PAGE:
Flying in small aircraft often has greater risk than flying in large aircraft, although accidents may occur with either of them. Sometimes plane crashes occur on the ground and can be relatively minor, while high-speed collisions or collisions at high altitudes may result in serious injury or death. The collision can be emotionally and physically damaging for both passengers and crew.
Sometimes malfunctions are caused by equipment malfunction or human error. If you or someone you know is involved in a plane crash, a personal injury lawyer can help determine who is legally responsible and can help the victims of the crash and the families of the victims fight to obtain compensation.
Causes of aircraft crashes
There are a number of interference factors or errors that can cause a plane crash, including:
- The storm enters. Lightning can interfere with equipment function, and strong winds can blow the plane off course or cause the pilot to lose control of the plane.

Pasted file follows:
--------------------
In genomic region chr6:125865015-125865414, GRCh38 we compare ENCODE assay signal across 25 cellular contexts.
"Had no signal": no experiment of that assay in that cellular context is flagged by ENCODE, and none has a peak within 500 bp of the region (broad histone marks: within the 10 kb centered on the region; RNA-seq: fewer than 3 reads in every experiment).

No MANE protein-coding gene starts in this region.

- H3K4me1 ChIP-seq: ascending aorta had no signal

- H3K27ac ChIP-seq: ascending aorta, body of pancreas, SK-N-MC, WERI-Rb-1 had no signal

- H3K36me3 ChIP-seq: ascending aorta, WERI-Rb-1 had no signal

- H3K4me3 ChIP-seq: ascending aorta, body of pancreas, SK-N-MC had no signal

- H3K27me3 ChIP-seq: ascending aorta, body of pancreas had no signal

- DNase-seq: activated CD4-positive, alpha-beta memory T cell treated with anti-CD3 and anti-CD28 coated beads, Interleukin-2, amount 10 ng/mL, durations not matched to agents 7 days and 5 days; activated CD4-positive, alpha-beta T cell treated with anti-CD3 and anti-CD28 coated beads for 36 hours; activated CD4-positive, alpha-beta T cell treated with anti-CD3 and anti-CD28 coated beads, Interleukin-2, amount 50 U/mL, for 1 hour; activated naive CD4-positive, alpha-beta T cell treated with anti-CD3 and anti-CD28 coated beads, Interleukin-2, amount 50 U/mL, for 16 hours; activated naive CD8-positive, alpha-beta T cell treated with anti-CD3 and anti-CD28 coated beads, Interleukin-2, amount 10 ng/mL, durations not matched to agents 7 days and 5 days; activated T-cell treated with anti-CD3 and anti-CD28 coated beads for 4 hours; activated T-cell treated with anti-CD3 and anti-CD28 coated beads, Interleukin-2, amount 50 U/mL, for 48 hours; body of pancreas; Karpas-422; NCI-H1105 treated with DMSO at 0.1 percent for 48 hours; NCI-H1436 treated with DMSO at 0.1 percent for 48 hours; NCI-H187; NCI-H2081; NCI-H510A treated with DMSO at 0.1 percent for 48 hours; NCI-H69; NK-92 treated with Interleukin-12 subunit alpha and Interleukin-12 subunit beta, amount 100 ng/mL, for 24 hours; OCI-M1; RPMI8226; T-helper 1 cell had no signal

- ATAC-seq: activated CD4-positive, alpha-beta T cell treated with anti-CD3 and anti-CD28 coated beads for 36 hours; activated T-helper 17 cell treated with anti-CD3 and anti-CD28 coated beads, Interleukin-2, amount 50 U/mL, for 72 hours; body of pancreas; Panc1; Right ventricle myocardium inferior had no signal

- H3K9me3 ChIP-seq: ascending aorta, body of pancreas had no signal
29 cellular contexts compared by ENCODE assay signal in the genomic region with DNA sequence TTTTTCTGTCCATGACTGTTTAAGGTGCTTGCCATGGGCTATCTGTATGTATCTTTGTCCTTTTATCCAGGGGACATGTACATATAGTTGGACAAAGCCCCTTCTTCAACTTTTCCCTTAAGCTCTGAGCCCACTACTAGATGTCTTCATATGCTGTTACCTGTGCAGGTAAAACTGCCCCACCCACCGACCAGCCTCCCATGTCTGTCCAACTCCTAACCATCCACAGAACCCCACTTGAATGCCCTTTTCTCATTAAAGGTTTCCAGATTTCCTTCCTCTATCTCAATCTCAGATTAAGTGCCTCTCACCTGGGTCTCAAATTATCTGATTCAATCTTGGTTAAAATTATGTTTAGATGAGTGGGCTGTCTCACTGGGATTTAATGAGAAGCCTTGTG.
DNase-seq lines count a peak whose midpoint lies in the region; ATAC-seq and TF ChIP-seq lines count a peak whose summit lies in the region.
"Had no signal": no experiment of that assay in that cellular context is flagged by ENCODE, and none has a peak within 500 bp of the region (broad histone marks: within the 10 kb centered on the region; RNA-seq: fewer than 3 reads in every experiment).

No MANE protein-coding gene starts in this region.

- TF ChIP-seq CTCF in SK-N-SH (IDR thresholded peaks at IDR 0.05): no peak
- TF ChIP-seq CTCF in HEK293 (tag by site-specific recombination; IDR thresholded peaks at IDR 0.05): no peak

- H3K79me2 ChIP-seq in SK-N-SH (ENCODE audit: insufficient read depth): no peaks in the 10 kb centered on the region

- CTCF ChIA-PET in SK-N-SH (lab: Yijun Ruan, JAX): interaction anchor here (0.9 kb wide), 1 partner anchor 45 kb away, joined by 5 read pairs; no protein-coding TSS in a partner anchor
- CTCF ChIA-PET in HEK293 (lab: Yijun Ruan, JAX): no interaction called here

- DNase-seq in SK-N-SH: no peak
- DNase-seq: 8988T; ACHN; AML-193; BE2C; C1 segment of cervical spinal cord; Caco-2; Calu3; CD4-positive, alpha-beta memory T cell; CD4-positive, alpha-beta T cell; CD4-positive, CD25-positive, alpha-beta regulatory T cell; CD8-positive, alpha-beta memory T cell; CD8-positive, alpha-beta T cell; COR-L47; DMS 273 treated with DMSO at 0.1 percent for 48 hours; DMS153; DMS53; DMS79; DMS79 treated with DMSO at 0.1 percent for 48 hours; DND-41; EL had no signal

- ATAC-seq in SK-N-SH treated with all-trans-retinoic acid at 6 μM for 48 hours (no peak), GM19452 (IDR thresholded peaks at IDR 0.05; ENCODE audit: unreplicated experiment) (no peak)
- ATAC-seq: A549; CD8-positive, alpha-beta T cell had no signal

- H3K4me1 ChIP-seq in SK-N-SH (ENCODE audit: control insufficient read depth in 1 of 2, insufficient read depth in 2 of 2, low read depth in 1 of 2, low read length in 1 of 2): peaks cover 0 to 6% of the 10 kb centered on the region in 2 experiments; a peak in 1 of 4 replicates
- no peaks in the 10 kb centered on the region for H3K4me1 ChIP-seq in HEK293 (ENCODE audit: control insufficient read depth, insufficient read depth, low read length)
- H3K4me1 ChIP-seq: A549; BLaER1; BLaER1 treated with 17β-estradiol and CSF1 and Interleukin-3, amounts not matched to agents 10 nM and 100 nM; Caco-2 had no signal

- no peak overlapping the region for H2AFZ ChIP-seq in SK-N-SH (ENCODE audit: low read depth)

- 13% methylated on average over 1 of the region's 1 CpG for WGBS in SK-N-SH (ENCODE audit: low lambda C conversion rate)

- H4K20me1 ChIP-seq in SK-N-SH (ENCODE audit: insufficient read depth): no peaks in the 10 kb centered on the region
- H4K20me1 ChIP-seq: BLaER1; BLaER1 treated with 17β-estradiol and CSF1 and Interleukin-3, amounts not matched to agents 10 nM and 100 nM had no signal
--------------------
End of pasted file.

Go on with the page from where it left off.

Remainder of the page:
- Equipment malfunction. Readings on equipment may be wrong, or devices may stop working altogether.
- Incorrect maintenance. Maintenance workers may fail to pick up a worn out part or other defective equipment, or they may install an incorrect part.
- Pilot's fault. The pilot may incorrectly interpret the readings, miss certain instructions or cause the plane to crash.
- Control tower error. Air traffic controllers may err on aircraft laps or pass incorrect instructions to pilots, which may lead to crashes.
Avoid a crash or injury
As a pilot or crew member on a personal plane, always check your weather and equipment and training course before departure. If you feel something is wrong with the plane, do not attempt to fly. Always check the control tower instructions and readings for navigational instruments. If you feel something is wrong during the flight, inform the crew and the control tower of the problem and try to land on the plane as soon as possible.
If you're traveling, the best thing you can do is stay calm and follow crew instructions. Keeping calm during a collision and listening to directions can mean the difference between life and death in an emergency.